Here in the Learning and Programmes team we have been working on the Get Energised project, a science, engineering and technology engagement programme for schools aimed at investigating Scotland’s future energy needs, focusing on renewable energy. As part of this project, which is funded by the ScottishPower Foundation, those of us delivering the programme were given the opportunity to visit Scottish engineering and renewable energy sites.
One rainy day in June we met at the only rotating boat lift in the world, the Falkirk Wheel, which was later described by our guide as the Eighth Wonder of the Engineering World. We were excited to find out more! The wheel was a result of some groundbreaking design and engineering aimed at linking the Union Canal with the Forth and Clyde Canal. The Falkirk Wheel replaces the original 11 locks that negotiated the 35m level difference between the two canals. This was a central part of the ‘Millennium Link’, a project that reinstated an east-west navigable route across Scotland.
We began our visit by taking a trip on the boat lift aboard a boat named Antonine – a nod to the fact that the tunnel linking the lift to the Union Canal was built underneath the remains of the Roman Antonine Wall.
On board we were introduced to the physics behind the workings of the wheel. The wheel consists of two gondolas, one at the lower level and one at the upper level. We entered the lower gondola in our boat, displacing an equal mass of water. The gondola then lifted our boat, and the water it was floating in, up the 35 metres to meet the Union Canal above. At the same time as we were moving upward, an equal mass was being lowered in the other gondola. Because each of the gondolas is precisely balanced, a small amount of energy is needed to move boats from the upper and lower canals. It only uses 1.5Kw of energy to turn the wheel – that’s the same amount it would take to boil eight kettles!
This process works on the Archimedes principle of displacement that states: ‘any object, wholly or partially immersed in a fluid, is buoyed up by a force equal to the weight of the fluid displaced by the object’.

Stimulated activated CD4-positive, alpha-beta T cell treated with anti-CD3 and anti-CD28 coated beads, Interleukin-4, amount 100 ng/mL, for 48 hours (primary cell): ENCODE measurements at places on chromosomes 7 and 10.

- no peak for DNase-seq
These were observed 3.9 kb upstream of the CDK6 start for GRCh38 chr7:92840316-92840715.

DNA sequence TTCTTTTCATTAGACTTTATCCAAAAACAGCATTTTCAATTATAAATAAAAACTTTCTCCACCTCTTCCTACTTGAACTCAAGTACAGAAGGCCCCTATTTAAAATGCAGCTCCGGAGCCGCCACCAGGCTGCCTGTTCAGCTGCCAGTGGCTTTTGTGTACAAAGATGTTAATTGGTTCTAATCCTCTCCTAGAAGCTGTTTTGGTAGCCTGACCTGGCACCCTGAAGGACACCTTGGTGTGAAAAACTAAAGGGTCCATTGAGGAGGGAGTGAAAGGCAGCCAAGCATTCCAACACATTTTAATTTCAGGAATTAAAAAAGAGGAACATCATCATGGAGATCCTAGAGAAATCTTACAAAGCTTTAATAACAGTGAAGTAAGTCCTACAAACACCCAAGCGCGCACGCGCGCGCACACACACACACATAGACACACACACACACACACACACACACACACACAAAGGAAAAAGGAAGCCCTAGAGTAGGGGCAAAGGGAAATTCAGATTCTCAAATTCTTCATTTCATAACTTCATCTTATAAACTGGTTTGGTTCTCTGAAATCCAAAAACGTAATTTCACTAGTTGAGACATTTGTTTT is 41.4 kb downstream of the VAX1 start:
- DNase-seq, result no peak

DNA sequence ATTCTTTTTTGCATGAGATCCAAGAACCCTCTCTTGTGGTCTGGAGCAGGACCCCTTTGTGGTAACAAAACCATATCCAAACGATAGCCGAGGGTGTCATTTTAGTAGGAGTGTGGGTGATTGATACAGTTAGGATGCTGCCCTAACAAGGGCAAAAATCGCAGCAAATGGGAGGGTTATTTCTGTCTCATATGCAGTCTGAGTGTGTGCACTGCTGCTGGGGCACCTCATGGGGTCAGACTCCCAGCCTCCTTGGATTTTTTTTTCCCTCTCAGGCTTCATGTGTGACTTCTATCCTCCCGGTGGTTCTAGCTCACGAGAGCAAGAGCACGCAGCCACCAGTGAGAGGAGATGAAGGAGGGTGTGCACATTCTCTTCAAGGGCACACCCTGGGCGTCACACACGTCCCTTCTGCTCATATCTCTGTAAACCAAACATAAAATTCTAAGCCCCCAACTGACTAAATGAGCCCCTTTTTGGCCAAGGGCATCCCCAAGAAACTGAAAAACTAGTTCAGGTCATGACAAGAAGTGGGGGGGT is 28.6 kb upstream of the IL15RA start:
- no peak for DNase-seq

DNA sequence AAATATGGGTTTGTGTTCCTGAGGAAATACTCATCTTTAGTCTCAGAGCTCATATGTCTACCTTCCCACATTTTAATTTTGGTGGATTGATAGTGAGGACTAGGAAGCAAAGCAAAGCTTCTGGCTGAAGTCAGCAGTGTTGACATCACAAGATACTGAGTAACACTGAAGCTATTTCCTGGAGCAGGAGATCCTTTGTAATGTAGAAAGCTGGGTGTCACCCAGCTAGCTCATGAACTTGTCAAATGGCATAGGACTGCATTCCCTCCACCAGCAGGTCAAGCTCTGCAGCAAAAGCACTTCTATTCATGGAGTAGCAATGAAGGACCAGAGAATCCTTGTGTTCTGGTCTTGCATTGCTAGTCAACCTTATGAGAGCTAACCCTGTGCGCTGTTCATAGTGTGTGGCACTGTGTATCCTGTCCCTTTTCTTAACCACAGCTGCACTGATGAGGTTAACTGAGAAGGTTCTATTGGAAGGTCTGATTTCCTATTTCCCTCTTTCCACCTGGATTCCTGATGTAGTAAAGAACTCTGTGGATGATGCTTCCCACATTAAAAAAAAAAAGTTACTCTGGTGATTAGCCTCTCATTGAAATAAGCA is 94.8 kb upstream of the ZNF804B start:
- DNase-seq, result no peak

It took 5 ½ minutes for the lower gondola to rise the 35 metres to meet the Union Canal. We then took a trip through the Roughcastle tunnel, turned around and took the journey back down again, sharing a gondola with a family on board their holiday canal boat! This was a reminder that the wheel is not simply a one off engineering project, but also an important tourism draw for the Central Belt.
Once we were back on dry land we met with George McBurnie, a Civil Engineer and a project manager at Scottish Canals. George told us about some of the challenges faced in the planning stages of the project. We learnt about the varied jobs that go into maintaining the wheel and the canal systems, from engineers to environmentalists. George also revealed that one of the architects stumbled upon the three cog system central to the mechanism of the Wheel while playing with his son’s Lego!
We ended our visit exploring the water play park, intended for adults and children alike. We used the Archimedes screw to move water uphill and find out more about the principles of water movements and displacement. The group also explored a giant stone map of Scotland, complete with mini canals and working lock gates.
A fantastic day was had by the whole team and we came away having learned more about engineering principles at work in Scotland and looking forward to welcoming new schools to experience the Get Energised programme in 2015 -16.
We have just released details of our Get Energised programme for secondary schools in 2015-16 and you can find more information here.
Get Energised is made possible by the generous support of The ScottishPower Foundation.